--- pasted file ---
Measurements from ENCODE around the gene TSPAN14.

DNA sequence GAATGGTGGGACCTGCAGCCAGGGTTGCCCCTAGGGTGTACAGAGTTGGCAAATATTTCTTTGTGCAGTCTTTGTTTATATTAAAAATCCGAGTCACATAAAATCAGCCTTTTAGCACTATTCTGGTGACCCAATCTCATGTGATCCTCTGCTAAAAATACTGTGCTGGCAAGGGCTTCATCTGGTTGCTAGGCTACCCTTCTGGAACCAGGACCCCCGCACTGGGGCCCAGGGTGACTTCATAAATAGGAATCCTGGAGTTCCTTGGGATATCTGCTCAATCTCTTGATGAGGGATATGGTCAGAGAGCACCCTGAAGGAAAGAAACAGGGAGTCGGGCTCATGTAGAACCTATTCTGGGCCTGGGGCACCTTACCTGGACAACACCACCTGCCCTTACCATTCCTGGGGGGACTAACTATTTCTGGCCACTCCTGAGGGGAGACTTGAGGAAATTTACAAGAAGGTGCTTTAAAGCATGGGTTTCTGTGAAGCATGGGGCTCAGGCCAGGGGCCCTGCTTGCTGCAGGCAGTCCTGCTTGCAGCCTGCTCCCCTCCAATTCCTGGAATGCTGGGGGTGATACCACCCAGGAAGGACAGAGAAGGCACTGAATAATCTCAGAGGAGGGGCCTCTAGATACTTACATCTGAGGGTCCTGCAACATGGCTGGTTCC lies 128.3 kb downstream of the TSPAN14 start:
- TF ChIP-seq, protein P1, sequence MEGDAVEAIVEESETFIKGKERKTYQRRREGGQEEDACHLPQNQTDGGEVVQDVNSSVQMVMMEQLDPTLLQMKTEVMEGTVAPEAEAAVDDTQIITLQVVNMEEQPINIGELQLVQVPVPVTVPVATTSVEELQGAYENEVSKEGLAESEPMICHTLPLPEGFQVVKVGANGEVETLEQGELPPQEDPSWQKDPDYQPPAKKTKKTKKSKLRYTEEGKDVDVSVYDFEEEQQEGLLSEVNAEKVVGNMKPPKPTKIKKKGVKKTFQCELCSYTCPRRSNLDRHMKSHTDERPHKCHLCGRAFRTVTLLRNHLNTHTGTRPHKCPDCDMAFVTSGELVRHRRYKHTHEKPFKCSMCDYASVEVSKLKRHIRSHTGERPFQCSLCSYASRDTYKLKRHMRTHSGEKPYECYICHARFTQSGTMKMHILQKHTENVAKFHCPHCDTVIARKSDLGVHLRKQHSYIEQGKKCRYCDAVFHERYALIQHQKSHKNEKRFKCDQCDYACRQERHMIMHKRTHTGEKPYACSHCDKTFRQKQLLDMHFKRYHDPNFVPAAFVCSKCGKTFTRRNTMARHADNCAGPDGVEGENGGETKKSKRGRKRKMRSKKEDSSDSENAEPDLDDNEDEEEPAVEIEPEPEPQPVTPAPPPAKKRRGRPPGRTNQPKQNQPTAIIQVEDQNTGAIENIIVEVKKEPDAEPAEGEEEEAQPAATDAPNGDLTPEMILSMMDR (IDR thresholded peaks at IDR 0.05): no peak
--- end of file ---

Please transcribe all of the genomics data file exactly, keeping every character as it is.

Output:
Measurements from ENCODE around the gene TSPAN14.

DNA sequence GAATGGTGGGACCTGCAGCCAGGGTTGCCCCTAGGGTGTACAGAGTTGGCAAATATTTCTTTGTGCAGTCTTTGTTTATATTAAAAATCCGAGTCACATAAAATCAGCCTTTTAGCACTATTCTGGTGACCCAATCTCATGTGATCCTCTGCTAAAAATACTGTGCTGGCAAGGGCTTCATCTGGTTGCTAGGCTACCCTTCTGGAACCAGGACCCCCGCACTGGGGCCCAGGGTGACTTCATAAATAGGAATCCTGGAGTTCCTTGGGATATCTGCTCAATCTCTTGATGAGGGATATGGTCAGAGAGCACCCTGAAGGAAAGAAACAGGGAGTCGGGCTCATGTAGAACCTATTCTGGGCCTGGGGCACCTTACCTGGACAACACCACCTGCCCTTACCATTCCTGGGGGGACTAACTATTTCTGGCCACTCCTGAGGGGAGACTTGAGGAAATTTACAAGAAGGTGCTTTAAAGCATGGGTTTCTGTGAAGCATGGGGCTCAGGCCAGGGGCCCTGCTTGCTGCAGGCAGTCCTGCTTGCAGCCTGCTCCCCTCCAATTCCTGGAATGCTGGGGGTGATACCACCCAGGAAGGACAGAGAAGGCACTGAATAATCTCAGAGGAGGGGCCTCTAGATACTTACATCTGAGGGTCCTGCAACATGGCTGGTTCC lies 128.3 kb downstream of the TSPAN14 start:
- TF ChIP-seq, protein P1, sequence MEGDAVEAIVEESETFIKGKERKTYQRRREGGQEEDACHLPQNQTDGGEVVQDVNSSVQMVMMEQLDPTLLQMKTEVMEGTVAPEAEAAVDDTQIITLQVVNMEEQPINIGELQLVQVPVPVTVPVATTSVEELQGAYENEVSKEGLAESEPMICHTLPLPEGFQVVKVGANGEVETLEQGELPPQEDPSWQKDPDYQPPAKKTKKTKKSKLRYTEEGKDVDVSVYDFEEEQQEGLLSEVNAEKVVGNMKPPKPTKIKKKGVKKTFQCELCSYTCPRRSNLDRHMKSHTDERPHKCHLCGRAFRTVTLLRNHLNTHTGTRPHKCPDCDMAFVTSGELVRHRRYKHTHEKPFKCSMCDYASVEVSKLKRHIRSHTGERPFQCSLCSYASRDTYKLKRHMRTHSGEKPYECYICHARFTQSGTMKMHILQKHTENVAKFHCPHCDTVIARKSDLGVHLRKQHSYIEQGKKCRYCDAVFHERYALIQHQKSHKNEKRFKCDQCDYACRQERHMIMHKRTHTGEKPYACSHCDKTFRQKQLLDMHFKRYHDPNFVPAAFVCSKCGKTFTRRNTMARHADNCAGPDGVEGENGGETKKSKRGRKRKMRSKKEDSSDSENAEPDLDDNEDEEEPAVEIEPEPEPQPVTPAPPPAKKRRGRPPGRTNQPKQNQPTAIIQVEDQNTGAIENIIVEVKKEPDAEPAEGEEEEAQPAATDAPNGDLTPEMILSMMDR (IDR thresholded peaks at IDR 0.05): no peak